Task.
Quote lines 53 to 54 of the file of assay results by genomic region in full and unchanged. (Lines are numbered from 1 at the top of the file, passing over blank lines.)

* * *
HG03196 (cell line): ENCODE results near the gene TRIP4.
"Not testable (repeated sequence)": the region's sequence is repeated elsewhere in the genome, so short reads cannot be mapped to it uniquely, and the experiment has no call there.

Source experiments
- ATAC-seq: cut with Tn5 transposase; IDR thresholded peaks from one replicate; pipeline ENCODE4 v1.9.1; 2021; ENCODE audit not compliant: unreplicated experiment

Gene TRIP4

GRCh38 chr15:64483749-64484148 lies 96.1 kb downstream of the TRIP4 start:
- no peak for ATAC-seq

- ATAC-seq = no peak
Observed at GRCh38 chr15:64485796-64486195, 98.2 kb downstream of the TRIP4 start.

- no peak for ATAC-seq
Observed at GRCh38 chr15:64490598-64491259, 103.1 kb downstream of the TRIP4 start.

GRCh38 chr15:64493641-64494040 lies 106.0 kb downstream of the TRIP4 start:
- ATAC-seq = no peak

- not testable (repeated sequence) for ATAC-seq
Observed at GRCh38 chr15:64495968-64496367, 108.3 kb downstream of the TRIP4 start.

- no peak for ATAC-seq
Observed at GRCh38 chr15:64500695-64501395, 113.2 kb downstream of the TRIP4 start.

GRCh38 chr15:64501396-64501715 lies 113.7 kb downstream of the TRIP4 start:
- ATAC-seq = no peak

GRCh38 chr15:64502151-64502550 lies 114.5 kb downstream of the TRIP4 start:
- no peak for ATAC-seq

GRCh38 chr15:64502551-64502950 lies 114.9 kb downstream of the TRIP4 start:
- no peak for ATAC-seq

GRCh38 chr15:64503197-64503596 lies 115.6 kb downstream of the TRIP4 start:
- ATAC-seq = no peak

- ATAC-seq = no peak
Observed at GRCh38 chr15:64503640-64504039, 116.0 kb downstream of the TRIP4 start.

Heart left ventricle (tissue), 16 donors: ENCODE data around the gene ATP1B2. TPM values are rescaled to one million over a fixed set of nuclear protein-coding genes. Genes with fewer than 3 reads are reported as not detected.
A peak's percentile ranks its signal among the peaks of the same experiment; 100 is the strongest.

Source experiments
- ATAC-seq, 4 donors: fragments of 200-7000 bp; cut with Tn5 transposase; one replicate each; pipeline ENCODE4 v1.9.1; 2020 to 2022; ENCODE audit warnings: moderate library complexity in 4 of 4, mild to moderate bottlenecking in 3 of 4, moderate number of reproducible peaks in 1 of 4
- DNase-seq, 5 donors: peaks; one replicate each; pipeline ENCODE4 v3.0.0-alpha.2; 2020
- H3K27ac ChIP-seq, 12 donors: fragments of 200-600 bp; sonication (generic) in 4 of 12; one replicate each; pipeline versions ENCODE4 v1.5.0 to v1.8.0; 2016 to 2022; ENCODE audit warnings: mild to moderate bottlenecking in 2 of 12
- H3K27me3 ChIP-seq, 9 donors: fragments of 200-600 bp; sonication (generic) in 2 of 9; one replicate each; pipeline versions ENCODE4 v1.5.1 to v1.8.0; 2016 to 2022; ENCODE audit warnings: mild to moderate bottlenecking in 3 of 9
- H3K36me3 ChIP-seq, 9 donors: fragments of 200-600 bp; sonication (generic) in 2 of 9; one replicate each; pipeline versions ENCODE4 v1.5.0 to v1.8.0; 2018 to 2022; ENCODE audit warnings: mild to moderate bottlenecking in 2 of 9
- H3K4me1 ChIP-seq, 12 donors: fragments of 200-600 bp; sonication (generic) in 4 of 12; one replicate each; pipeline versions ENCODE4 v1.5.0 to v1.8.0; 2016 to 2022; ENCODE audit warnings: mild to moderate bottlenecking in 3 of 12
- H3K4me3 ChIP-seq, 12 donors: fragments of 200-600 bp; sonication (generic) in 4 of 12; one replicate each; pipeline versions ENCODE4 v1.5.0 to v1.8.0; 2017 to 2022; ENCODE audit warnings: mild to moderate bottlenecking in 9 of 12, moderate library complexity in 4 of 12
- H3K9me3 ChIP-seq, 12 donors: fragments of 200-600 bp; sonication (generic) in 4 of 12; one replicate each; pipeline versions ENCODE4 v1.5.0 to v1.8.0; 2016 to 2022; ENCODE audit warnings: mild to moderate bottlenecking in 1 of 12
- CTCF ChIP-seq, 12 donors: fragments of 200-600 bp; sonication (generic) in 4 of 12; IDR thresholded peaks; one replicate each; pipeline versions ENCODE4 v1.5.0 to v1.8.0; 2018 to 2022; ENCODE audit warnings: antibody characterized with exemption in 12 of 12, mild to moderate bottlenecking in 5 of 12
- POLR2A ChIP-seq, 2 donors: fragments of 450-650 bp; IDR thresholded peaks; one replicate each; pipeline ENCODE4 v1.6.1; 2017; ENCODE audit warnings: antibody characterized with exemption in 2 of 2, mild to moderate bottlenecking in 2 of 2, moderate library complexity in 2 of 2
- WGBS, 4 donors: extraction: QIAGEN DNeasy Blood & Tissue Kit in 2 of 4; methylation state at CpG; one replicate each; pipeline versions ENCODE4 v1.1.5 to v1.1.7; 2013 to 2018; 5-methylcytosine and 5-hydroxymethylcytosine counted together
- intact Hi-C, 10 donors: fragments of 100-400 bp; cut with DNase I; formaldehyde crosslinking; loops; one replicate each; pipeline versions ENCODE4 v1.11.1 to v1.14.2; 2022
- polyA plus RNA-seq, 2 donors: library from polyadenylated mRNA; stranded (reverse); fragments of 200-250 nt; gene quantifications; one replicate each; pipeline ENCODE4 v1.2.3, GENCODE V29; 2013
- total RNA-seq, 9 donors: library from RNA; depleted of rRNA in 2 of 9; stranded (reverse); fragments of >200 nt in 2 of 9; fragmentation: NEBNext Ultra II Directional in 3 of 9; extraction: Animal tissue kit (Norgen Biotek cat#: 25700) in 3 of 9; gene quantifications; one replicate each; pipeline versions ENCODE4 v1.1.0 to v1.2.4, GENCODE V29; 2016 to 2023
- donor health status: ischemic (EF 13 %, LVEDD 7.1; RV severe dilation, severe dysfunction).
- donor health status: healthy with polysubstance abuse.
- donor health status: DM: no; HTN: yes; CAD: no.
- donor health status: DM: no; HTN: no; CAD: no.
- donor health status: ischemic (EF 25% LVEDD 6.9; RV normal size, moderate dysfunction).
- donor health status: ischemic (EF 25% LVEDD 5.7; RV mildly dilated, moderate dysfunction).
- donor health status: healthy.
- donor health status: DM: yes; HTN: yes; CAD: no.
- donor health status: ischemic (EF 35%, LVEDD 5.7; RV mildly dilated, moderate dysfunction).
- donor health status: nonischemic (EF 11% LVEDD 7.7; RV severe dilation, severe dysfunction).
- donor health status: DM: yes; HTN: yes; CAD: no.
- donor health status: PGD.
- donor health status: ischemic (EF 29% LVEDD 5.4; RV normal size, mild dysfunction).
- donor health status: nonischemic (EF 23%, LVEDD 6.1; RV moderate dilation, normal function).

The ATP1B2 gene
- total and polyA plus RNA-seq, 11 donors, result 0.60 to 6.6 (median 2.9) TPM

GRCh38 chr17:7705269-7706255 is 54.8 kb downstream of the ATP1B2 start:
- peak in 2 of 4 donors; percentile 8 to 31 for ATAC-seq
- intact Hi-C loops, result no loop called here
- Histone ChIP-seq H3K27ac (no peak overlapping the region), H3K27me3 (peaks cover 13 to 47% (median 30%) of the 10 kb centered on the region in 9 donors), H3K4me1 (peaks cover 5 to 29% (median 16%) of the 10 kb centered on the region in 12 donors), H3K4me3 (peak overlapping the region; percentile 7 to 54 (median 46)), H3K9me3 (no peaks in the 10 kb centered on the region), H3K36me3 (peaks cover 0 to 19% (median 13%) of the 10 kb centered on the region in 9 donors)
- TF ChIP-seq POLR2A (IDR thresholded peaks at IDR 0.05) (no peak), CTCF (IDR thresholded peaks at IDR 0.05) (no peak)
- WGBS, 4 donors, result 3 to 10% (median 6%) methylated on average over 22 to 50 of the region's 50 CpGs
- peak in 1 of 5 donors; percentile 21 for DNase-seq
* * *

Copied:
- donor health status: ischemic (EF 35%, LVEDD 5.7; RV mildly dilated, moderate dysfunction).
- donor health status: nonischemic (EF 11% LVEDD 7.7; RV severe dilation, severe dysfunction).